A month before our camp was supposed to start, we faced a problem. Many of the 26 girls that signed up were too young to understand lessons in English. I would have to teach in Chinese. Not only that, but I was no longer the assistant. Instead, I become the main teacher since my mom would become the main teacher at our other camp in Shandong, China. (There was a demand for our camp there, and we had connections to make it happen. So the second camp was born.) I wasn’t ready. I wasn’t confident in my second language. I was angry at my mom and myself for getting into this.

In late May, after two days of traveling, my family landed in Shanghai, China. For a month we visited family, had huge get-together dinners, and traveled the country like tourists. The day before our camp started, my family drove to the campgrounds to set it up. We met with our volunteer team of 10 women from across the world aged 25-55 years old. Gracie Abrams and Beabadoobee blasted from my phone as I swept, mopped, and spread pink blankets on the floor. In a couple of hours, a boring classroom of chairs and desks was transformed into glowing pink with sashes on the ceiling and a flowery perfume in the air.

The next day the girls arrived. Time spun past, and every second was focused on doing my job well. When I wasn’t teaching, I was taking notes on things to improve. By the time day one was over, I wanted to collapse. I was someone with five eyes and three hands, and no time for myself. My ever-present smile slipped off my face; I called my dad and cried.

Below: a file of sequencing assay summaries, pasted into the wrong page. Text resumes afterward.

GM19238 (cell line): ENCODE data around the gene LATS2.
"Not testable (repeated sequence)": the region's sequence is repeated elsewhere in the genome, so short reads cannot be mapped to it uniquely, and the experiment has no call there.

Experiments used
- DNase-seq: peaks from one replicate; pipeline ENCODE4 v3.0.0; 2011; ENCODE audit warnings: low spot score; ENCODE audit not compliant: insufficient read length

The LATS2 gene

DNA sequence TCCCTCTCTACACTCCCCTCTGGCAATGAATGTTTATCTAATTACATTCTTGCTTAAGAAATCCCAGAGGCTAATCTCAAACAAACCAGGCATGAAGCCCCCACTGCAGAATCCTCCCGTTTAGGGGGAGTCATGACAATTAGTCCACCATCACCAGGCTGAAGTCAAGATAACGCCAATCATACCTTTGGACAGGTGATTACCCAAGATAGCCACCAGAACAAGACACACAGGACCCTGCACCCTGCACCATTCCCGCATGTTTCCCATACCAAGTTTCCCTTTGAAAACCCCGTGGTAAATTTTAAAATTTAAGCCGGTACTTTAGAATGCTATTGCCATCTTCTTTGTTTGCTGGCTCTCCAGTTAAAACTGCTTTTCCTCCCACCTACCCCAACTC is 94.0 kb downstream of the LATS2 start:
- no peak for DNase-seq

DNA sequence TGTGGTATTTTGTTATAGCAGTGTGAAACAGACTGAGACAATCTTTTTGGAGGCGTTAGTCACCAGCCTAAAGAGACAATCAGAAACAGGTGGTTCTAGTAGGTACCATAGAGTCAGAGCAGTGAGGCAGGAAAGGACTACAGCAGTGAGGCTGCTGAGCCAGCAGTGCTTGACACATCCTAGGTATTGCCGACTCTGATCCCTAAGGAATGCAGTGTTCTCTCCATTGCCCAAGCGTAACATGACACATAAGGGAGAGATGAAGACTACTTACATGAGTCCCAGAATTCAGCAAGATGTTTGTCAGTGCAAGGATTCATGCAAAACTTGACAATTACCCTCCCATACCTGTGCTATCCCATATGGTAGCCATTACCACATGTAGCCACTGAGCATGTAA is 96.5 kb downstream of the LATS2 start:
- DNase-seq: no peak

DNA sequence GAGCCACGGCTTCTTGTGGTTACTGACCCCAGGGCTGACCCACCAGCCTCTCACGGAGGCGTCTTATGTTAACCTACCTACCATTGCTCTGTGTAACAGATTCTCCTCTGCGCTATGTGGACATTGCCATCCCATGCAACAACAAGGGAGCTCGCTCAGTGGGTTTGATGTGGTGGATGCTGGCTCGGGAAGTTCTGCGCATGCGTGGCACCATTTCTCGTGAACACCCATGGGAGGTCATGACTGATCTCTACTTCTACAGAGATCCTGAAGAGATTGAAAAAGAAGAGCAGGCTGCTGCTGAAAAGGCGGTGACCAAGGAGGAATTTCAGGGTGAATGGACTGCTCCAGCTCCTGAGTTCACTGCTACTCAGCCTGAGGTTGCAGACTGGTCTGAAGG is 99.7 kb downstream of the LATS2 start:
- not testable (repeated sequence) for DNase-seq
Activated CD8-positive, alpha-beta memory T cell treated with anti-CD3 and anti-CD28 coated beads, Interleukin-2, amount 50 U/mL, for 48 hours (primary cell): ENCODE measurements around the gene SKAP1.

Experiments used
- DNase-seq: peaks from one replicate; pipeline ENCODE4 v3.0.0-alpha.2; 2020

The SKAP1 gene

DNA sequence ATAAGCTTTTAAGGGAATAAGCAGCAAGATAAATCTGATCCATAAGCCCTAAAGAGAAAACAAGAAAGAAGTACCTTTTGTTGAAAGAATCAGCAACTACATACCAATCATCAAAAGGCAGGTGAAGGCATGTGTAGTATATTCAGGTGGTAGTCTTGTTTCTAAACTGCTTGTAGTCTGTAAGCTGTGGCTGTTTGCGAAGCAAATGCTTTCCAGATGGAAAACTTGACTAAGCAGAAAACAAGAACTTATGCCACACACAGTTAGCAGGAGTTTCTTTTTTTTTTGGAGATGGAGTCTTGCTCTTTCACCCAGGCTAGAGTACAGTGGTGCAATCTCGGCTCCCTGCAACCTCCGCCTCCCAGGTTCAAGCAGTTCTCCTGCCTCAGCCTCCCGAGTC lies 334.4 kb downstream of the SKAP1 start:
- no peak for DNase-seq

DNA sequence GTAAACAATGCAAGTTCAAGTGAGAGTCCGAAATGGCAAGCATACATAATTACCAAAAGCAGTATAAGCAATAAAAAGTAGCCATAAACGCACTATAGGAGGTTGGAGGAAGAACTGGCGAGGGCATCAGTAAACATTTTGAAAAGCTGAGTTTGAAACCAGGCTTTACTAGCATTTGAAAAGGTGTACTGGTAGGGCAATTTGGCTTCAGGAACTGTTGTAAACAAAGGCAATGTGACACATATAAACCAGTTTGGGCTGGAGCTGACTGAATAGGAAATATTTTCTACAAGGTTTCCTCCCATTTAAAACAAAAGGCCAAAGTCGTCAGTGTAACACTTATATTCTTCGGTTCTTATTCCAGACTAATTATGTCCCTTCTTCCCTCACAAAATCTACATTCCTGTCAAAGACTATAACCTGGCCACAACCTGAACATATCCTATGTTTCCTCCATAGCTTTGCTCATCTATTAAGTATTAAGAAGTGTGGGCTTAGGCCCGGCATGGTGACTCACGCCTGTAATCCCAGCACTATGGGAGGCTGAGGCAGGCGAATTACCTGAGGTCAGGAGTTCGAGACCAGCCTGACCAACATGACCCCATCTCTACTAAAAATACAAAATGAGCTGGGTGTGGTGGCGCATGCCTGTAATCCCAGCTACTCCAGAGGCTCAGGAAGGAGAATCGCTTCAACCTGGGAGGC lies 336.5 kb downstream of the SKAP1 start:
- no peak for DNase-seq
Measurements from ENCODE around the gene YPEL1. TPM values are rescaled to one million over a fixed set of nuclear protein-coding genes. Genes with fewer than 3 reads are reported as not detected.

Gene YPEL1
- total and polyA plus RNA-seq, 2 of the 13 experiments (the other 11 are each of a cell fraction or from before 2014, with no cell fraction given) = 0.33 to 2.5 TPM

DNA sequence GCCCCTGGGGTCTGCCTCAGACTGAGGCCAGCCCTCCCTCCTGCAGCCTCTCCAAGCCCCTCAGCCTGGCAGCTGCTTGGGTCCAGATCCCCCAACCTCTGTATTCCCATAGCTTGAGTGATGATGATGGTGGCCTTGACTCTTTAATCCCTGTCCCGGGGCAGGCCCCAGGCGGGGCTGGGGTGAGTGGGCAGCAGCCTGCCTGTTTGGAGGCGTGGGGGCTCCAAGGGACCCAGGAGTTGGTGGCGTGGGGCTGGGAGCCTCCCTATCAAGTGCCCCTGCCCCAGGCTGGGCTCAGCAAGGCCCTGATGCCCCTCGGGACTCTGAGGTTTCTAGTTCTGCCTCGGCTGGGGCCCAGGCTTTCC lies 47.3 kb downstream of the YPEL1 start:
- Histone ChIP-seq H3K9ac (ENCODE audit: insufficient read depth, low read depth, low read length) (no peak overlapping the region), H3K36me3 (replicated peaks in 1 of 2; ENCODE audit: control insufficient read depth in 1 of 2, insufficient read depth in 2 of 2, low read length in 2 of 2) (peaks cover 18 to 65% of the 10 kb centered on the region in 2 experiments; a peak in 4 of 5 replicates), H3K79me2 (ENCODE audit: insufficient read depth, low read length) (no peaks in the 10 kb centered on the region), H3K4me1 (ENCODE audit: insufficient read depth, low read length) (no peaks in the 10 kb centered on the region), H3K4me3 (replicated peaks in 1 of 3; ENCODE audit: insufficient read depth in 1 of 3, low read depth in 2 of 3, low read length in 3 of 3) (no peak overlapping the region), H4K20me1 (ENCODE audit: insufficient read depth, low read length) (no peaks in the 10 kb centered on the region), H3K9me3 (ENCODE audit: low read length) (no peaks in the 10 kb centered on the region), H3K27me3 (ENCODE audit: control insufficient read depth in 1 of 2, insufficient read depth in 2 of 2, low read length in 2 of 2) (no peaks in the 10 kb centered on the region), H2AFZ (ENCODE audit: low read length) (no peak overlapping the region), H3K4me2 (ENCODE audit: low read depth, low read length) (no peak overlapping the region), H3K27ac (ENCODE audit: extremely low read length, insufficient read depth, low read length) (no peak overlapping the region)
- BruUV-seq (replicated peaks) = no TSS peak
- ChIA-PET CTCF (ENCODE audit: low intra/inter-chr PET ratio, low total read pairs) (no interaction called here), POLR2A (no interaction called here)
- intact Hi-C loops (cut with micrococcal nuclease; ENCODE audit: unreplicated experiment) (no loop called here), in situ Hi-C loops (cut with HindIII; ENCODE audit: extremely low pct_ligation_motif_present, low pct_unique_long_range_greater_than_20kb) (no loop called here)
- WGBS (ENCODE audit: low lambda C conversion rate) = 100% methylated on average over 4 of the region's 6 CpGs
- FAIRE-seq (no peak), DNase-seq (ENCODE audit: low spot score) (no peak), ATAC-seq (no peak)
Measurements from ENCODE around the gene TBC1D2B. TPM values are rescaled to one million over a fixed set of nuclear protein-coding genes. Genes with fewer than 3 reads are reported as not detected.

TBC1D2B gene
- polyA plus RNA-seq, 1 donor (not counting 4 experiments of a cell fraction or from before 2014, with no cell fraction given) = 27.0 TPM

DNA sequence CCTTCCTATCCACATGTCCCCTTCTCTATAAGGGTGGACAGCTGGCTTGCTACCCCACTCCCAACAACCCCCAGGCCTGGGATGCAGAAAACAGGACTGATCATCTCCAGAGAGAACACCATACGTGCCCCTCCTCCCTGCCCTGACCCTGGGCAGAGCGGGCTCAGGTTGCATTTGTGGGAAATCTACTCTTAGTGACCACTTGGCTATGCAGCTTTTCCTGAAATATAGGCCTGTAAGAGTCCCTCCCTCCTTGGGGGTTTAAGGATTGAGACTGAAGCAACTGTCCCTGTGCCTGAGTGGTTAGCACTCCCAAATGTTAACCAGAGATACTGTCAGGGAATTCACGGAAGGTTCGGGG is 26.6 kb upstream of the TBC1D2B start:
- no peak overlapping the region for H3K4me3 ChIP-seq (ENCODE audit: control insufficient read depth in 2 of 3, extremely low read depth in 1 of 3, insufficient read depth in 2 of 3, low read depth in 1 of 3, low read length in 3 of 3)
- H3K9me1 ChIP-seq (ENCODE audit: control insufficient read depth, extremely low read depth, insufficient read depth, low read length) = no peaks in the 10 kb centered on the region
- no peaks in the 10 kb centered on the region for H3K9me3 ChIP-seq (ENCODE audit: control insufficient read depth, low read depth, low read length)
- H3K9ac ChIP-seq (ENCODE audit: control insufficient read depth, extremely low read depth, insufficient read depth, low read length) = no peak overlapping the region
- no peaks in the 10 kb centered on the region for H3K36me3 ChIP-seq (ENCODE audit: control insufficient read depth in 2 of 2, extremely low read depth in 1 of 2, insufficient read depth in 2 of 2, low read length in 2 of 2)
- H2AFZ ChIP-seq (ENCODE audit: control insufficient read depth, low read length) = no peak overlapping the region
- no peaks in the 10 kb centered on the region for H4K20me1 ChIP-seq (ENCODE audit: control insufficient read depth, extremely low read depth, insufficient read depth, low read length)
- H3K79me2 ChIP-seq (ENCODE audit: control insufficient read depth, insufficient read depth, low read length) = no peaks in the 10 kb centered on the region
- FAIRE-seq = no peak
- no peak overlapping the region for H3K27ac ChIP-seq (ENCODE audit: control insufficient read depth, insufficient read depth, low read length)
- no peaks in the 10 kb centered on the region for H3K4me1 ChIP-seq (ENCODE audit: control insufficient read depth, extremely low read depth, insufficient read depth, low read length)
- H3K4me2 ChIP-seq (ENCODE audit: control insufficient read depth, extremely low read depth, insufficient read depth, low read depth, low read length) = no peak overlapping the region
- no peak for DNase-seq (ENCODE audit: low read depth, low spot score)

Day two went better. I still took down pages of notes on my phone, but I connected more with the girls. I taught more in flow, and the energy in the room became fun. That night, after gathering feedback from our team and the girls, I decided to redo the schedule for the last two days. The overwhelming consensus was they wanted more games and more free time. My original goals were for the girls to learn, make friends, and have fun. Goals one and two were met; now I needed to make goal three carry into the end of camp.

I stayed up until 2:00 A.M. adding more games, adjusting the content, and making sure the teaching would be no more than 10 minutes at a time. Day three I relaxed into my position and started to befriend some of the girls, a few of whom were just a year younger than I. Everyone called me “Teacher,” a term of respect in Chinese, even when I corrected them to call me “Sister,” a term less formal. I expanded and grew, and expanded and grew. My team trusted me completely. I adapted to different situations, the weather, not having enough materials, and videos not loading. My energy was contagious. At graduation, I shook so many hands, took so many photos, and hugged so many people while saying goodbye. I was also saying hello to a new part of myself. It was a success.